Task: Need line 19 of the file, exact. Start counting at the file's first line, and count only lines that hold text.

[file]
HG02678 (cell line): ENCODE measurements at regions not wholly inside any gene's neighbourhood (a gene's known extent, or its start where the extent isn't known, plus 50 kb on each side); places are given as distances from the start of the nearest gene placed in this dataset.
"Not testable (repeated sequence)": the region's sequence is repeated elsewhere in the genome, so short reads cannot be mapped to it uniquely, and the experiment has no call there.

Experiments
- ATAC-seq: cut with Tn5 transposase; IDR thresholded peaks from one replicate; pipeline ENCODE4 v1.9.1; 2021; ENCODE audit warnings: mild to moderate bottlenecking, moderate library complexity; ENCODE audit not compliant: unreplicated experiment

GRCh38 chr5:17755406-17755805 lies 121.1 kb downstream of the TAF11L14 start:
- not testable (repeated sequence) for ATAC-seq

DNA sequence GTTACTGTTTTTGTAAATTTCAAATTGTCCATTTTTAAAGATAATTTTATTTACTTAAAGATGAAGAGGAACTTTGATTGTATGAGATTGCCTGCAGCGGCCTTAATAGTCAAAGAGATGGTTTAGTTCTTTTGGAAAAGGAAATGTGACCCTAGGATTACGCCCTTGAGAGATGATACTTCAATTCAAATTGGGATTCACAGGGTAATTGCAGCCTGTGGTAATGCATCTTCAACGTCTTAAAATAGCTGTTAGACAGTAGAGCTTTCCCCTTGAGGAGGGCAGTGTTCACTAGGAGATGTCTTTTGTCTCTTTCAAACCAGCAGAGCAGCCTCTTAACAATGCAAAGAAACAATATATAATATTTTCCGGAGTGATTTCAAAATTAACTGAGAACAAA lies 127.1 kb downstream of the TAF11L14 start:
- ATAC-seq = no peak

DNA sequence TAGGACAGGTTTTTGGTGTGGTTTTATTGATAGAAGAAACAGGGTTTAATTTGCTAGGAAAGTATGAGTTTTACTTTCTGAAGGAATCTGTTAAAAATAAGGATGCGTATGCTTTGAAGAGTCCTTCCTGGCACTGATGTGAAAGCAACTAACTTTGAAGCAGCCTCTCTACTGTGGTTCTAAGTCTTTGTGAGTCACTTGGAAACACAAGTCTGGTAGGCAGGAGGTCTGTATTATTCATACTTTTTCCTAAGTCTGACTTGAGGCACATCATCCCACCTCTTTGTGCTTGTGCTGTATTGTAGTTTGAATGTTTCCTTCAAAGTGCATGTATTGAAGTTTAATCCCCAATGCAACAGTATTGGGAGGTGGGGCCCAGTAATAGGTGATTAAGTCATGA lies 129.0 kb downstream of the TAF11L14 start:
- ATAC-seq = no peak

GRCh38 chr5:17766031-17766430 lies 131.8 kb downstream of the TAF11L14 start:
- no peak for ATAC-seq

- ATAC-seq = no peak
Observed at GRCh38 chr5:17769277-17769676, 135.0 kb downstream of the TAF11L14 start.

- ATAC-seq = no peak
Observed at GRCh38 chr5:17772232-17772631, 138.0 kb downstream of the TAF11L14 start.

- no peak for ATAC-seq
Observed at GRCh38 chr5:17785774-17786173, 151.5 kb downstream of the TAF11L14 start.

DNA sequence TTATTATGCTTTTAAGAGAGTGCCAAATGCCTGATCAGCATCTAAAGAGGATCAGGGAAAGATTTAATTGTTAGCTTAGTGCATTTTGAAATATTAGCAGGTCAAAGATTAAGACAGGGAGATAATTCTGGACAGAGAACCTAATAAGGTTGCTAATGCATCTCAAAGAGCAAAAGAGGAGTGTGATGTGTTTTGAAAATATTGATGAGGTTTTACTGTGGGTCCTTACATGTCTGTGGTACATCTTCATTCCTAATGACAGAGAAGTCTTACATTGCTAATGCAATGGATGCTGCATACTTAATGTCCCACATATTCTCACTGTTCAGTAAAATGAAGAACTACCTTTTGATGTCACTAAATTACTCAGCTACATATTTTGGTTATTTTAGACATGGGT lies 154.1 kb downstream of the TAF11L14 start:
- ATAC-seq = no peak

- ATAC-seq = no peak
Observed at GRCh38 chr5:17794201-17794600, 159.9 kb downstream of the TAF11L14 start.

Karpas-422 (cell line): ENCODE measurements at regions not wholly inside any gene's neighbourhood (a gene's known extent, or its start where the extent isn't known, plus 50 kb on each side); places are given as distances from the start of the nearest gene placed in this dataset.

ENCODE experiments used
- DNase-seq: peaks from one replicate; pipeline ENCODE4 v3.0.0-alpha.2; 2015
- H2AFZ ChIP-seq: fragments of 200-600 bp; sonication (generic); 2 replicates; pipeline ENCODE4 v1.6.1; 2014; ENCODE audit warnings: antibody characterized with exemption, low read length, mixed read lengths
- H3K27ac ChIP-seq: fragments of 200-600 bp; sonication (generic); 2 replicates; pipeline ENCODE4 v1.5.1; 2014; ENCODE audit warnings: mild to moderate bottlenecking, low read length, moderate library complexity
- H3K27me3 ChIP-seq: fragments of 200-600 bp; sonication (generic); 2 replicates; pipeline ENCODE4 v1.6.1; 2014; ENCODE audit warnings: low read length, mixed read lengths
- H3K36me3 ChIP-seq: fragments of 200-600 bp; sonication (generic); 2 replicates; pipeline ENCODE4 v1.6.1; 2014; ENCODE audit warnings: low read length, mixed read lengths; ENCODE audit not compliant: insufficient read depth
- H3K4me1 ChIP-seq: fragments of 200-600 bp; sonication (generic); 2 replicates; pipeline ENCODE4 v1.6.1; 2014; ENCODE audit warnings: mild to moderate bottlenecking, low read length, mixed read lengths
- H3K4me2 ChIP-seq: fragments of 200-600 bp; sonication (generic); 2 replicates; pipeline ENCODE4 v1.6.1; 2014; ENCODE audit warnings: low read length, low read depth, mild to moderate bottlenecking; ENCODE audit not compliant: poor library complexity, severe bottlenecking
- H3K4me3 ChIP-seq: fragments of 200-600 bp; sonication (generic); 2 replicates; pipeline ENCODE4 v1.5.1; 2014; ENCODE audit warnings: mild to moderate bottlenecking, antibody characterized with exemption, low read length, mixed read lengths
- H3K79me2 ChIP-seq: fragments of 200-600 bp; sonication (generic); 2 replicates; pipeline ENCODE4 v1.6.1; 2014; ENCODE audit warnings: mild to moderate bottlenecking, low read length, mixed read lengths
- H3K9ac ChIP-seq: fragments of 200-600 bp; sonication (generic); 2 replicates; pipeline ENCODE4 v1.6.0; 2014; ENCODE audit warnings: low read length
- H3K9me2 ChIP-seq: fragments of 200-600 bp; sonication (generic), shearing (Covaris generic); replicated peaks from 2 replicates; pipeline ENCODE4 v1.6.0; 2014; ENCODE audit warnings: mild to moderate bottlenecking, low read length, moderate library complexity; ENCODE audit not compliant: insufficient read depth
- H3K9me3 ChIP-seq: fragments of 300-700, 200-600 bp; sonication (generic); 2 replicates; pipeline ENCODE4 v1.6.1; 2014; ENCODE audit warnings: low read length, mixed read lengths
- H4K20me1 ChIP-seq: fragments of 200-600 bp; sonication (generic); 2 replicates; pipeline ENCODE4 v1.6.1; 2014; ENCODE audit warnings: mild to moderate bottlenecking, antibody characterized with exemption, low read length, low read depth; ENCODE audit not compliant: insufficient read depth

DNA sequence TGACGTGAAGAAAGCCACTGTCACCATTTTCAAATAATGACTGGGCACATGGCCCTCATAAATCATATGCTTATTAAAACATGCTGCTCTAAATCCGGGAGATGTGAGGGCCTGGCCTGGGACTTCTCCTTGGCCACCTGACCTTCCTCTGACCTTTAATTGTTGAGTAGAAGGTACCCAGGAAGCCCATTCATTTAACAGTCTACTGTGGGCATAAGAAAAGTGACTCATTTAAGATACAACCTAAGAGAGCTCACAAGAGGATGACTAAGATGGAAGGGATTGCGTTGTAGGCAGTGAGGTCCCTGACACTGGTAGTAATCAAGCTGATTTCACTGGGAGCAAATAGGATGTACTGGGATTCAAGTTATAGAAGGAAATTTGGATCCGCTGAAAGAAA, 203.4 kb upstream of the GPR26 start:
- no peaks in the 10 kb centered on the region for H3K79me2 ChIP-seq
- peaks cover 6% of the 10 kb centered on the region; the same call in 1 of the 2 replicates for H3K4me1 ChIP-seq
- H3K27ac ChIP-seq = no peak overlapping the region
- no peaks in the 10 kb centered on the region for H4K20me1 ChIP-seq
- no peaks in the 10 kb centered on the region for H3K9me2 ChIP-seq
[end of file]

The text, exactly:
DNA sequence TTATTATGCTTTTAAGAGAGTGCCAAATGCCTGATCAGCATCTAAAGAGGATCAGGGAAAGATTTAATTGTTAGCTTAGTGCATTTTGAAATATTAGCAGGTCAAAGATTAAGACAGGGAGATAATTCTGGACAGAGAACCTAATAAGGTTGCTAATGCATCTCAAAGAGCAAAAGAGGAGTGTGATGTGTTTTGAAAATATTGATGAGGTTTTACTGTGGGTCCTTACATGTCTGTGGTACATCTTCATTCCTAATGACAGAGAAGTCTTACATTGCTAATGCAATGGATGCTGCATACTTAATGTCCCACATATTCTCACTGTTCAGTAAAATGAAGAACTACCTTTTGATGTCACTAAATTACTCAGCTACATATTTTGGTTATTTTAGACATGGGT lies 154.1 kb downstream of the TAF11L14 start: